Cop Land (1997)

Editor’s Note: This is part of our week-long tribute to the films of Sylvester Stallone. You’ll find links to several more reviews of his films, within. If you don’t see your favorite mentioned, enter the title into the search box to your left; chances are, we reviewed it.

As with Stallone’s Rhinestone, in which he starred as a country-singing New York cabbie (1984), Oscar (1991), a remake of a French crime comedy, and Stop! Or My Mom Will Shoot, a buddy cop comedy that he cites as one of the films he wished he’d never done, Cop Land was Stallone’s fourth attempt to expand his resume beyond the one-dimensional action films of his past, such as Cobra, Cliffhanger, and Demolition Man, with a film that offered more character-driven content.

Written and directed by James Mangold (he made his writing and directing debut with the excellent 1995 grunge-era drama, Heavy, directed 2013’s The Wolverine, and received an Oscar nod for Best Adapted Screenplay for the 2017 Marvel Universe entry, Logan), Cop Land is an “urban western” that tells the story of a small town sheriff, Freddy Helflin (Stallone), who fights corruption in the town of Garrison, New Jersey, at the hands of a gang of corrupt New York City cops that live in the town led by Ray Donian (Harvey Keitel) and Gary Figgs (Ray Liotta). To battle the corruption, Internal Affairs Office Moe Tidlen (Robert De Niro) presses Helflin into service.

While the film cleared just under $65 million at the box office on a $15 million budget, the film was considered a flop that Stallone felt hurt his career as an action star. While the film was an attempt to show his acting skills and initiate a career change into dramatic acting, he ended up being critically derided by the fans of his action films—just as they had rejected his attempts at comedy—who felt he failed to equal the chops of the acting dynasties that are Robert De Niro and Harvey Keitel.

Looking back at the fact that Ray Liotta did Goodfellas seven years earlier alongside De Niro, this was obviously meant to be Stallone’s “Goodfellas,” with corrupt cops instead of mobsters. Is Cop Land as good as Goodfellas? Well, while Cop Land wasn’t graced with what seems around-the-clock cable TV replays, Stallone’s Freddy Helfin is the most real person he’s portrayed on film since 1976’s Rocky and 1974’s The Lords of Flatbush.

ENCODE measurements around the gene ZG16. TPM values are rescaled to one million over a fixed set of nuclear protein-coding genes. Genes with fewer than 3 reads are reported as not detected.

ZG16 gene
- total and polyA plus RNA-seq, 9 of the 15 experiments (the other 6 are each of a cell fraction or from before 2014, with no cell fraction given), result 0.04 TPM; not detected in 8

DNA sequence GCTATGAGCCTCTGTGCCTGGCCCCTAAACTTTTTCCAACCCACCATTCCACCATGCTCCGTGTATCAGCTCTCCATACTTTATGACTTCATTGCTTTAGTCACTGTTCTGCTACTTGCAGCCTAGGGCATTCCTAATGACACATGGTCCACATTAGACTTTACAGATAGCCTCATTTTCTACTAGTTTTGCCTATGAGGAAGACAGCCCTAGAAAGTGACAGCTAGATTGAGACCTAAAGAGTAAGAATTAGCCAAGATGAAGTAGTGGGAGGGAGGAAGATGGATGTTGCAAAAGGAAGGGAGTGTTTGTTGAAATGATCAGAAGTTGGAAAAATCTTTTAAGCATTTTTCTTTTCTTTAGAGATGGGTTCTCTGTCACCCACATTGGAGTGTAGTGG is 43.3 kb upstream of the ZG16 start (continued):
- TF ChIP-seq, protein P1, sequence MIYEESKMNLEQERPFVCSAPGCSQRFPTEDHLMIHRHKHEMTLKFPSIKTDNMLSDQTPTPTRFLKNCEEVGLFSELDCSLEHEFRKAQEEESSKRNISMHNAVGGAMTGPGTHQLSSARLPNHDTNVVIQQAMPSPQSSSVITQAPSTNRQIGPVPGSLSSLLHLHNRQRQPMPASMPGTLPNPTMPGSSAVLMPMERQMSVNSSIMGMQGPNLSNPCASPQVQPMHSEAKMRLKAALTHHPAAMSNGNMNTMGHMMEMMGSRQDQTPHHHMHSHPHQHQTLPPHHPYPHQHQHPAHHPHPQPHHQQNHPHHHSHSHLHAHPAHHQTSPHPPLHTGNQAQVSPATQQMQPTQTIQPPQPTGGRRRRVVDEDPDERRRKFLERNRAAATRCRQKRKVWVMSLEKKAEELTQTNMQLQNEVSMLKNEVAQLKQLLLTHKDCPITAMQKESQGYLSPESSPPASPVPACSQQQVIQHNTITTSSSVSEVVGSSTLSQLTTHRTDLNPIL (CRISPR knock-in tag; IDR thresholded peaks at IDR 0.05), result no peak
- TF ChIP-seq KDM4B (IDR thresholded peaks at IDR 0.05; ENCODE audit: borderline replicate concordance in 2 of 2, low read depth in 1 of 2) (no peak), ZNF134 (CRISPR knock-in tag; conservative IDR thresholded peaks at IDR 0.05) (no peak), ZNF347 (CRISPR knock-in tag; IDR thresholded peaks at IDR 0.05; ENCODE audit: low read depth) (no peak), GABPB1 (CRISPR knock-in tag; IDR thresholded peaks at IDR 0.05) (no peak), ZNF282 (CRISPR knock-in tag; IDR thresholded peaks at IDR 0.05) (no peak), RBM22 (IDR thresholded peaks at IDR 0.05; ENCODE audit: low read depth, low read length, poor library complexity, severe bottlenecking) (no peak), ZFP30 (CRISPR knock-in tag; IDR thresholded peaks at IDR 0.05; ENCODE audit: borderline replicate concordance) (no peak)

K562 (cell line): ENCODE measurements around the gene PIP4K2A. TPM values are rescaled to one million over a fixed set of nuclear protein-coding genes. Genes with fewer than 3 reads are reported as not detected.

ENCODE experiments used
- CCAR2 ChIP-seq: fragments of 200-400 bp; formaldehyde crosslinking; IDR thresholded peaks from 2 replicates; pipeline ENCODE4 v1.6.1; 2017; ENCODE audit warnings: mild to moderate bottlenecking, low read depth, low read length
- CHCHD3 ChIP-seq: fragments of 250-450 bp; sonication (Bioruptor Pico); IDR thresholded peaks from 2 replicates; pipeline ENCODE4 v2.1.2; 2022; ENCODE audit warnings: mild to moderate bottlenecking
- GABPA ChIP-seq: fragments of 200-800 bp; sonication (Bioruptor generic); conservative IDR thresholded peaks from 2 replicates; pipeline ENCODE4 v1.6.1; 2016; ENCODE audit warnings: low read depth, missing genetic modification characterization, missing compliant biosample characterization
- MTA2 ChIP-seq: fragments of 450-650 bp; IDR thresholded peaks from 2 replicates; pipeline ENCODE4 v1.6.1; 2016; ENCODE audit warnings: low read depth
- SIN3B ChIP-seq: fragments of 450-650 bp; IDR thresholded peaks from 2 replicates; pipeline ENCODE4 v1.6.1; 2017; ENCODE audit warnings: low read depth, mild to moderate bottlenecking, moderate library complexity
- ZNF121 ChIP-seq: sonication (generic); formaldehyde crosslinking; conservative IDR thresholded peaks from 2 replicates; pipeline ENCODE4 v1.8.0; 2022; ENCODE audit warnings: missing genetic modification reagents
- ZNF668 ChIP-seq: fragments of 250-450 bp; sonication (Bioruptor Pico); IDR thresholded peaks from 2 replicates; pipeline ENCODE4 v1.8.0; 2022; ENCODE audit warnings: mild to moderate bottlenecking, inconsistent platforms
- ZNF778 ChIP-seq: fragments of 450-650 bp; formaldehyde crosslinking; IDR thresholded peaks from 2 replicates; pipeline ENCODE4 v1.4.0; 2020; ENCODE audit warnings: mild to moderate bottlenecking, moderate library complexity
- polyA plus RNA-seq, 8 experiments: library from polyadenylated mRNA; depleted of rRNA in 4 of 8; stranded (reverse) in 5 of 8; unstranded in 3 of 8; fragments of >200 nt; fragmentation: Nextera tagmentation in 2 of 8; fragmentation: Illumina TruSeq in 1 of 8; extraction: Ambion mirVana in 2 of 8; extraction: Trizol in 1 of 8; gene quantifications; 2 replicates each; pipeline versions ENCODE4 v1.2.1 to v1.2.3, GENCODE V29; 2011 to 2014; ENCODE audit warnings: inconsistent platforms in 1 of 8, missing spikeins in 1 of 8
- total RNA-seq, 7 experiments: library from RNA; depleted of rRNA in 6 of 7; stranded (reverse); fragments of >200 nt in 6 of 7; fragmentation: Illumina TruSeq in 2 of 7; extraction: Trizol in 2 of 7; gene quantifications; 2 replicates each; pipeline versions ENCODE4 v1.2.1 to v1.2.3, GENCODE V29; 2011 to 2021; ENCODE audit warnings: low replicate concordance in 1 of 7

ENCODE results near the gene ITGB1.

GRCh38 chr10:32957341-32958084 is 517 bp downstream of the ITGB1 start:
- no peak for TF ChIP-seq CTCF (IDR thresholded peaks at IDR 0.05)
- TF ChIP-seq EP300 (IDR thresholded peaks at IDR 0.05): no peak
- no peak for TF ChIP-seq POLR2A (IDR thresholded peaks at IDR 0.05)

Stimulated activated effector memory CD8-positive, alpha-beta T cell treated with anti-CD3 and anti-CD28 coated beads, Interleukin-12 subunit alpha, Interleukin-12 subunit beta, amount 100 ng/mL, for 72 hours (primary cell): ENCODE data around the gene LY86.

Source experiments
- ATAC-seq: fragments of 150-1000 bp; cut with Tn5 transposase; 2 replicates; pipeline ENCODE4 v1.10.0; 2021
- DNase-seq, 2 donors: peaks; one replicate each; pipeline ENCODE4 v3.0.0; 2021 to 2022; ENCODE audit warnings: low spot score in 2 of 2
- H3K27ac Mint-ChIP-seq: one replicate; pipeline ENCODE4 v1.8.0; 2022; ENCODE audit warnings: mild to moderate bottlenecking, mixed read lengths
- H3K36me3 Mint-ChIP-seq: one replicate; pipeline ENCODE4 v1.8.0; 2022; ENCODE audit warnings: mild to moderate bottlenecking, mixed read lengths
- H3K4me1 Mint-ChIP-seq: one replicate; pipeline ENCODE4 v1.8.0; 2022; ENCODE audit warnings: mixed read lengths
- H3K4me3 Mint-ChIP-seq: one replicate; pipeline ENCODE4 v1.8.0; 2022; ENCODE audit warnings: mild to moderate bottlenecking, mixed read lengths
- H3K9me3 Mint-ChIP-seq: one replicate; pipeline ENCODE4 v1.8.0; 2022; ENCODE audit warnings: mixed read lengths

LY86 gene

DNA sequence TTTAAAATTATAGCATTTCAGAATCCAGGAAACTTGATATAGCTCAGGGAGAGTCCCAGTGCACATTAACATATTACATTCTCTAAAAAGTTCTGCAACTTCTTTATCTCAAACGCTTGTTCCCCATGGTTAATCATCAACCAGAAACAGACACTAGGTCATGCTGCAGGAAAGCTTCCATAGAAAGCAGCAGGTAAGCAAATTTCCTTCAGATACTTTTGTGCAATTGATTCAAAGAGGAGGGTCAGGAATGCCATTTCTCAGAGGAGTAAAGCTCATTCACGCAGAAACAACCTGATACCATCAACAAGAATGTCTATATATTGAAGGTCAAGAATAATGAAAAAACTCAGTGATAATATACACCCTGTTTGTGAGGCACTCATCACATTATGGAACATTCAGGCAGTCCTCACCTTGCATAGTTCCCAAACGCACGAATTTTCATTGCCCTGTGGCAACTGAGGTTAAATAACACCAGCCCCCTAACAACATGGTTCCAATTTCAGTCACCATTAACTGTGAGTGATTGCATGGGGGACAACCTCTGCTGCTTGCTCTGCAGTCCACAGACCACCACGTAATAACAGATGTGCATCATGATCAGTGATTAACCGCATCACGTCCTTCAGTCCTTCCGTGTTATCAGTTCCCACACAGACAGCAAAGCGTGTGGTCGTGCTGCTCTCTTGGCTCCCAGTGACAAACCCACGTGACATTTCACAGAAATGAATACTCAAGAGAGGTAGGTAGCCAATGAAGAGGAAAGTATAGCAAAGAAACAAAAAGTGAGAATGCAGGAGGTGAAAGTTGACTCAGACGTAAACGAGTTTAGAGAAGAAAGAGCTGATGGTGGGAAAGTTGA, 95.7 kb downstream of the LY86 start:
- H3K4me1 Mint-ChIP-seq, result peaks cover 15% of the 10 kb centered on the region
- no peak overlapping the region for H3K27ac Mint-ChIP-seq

So if your only exposure to Sylvester Stallone’s oeuvre is his action work and you’ve avoided Cop Land and F.I.S.T. because of the film’s mixed reviews, do make a point of popping in a DVD (or log onto whatever digital platform) and watch both films as double feature to see the true depth and skill of Stallone’s thespian abilities and know that he’s not just a “personality based actor” who rattles off dialog.

Sylvester Stallone is an Oscar caliber actor that, hopefully, as he ages out of his abilities to do action pictures such as The Expendables, he’ll be given an opportunity to shine in more character-driven pieces. It’s all a matter of box office. If Cop Land had been a critical and box office smash analogous to Goodfellas, I believe Stallone would have received a Best Actor nod. Cop Land is a highly underrated film and Stallone’s greatest moment in front of the camera.

Be sure to look for my reviews of Avenging Angelo, Cobra, D-Tox, F.I.S.T, and Paradise Alley.

About the Author: You can read the music and film reviews of R.D Francis on Medium and learn more about his work on Facebook. He also writes for B&S Movies.

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